Women in Prerevolutionary Cuba
Among nations in which woman is honored, in which her influence dominates in society, there will assuredly be found enlightenment, progress, and true public life.
Gertrudis Gómez de Avellaneda, nineteenth-century Cuban poet1
For sale: one black girl, eleven or twelve years old, can sew.... very able.... for 18 ounces of silver.
Cuban newspaper advertisement (ca. 1848) 2
The Cuban woman is the queen of Eden... for her gracefulness, her beauty and her love of dancing.
Cuban song ( 1950s) 3
We women had nothing here before the revolution. Years ago they gave us the vote to shut us up... but after that, nothing.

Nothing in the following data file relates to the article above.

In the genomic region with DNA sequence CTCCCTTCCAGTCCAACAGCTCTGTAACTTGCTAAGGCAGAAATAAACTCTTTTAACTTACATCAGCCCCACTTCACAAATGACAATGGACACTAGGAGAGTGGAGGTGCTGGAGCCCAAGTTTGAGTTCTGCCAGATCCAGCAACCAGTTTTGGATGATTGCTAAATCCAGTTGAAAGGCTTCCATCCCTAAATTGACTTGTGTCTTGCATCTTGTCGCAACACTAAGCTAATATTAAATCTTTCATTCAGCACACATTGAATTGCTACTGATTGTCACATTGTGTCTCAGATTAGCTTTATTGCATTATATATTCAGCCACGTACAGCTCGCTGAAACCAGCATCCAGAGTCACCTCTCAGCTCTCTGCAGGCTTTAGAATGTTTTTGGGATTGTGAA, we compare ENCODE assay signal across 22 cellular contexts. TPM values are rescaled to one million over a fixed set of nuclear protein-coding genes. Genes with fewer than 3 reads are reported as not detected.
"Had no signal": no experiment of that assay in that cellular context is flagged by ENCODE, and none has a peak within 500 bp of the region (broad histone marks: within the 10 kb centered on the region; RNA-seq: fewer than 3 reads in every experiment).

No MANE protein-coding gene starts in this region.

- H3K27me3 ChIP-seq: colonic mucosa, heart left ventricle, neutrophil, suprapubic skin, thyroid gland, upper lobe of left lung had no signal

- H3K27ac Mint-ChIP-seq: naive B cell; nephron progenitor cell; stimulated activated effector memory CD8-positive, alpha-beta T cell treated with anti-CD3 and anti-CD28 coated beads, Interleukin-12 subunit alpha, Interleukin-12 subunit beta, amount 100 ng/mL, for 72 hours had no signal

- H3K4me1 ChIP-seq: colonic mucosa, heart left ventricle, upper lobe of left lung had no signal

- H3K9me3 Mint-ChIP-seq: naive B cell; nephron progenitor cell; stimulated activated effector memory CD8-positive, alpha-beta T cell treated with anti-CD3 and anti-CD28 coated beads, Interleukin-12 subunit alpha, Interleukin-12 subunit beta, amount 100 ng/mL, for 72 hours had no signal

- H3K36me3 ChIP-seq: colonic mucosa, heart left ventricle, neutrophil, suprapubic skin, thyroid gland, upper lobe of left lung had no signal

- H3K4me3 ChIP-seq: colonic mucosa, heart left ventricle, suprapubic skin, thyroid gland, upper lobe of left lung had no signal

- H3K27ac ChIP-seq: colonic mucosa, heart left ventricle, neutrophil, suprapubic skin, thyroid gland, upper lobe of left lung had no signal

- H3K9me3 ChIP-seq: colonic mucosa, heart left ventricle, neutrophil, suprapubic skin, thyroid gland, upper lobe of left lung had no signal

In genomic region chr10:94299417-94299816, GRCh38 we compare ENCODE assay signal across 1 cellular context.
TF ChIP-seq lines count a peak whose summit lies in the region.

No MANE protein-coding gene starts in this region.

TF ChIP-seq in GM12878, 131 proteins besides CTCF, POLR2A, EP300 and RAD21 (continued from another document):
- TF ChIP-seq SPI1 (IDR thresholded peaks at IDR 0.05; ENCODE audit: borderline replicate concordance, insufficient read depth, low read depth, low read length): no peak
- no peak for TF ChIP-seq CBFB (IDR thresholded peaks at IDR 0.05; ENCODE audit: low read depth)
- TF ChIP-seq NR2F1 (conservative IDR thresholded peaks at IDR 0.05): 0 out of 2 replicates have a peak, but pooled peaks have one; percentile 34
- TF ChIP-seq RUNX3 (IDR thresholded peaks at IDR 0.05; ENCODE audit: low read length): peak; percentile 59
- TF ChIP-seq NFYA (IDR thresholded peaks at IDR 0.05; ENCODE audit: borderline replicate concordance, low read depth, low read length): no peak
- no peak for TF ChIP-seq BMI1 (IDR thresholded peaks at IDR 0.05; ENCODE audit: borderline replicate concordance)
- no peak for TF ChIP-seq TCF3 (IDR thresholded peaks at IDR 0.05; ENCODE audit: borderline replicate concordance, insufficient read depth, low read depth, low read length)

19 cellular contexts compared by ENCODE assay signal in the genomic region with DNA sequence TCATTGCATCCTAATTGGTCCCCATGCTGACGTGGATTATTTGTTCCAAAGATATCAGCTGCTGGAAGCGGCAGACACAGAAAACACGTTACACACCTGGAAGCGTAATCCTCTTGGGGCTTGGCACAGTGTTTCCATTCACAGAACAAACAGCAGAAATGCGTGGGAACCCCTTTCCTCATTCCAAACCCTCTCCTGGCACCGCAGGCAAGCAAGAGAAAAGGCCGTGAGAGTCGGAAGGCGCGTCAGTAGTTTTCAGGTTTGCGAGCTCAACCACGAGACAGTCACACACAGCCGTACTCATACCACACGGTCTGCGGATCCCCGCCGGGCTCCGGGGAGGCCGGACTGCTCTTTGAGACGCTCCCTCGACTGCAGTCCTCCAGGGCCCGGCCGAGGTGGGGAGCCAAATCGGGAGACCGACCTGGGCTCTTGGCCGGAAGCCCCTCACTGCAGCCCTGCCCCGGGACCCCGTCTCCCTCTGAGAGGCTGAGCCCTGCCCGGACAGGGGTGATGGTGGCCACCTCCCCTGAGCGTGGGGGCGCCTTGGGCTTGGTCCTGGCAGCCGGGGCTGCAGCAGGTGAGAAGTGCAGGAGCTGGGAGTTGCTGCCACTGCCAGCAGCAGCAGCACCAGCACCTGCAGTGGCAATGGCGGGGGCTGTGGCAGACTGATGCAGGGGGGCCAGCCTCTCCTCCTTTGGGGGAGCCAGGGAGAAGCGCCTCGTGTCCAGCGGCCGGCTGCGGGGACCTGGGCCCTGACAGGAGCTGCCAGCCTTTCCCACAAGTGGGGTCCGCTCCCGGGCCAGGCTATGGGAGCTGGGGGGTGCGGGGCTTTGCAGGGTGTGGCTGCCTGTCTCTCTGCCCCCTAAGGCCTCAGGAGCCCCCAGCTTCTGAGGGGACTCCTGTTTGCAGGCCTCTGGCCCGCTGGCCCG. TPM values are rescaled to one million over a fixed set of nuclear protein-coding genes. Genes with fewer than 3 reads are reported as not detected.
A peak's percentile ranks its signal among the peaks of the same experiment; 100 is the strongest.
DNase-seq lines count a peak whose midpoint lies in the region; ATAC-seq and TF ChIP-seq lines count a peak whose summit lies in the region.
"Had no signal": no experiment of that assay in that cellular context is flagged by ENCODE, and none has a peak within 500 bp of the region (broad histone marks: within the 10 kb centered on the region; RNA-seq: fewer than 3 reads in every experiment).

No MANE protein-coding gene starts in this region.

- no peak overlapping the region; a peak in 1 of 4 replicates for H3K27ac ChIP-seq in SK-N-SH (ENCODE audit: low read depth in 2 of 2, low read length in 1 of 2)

Estela García, domestic servant ( 1950s) 4
What was the situation of Cuban women before 1959? From the perspective of the island's leading social chronicler fresh from the 1958 Red Ball at the Havana Country Club, their condition was splendid indeed. What an edifying sight--hundreds of elegant women, the cream of society, dancing the night away in a Havana that proudly boasted that it spent as much on parties "as any great capital of the world." 5 The Cuban foreign minister of that era, Andrés Vargas Gómez, observed that his generation had been brought up to revere women. "She was a sacred creature and it was her right to have precedence in all things." 6 The writer Lolo de la Torriente thought women were doing just fine in the 1950s: "There is no doubt that the Cuban woman has reached, in the course of the present century, great social and political importance....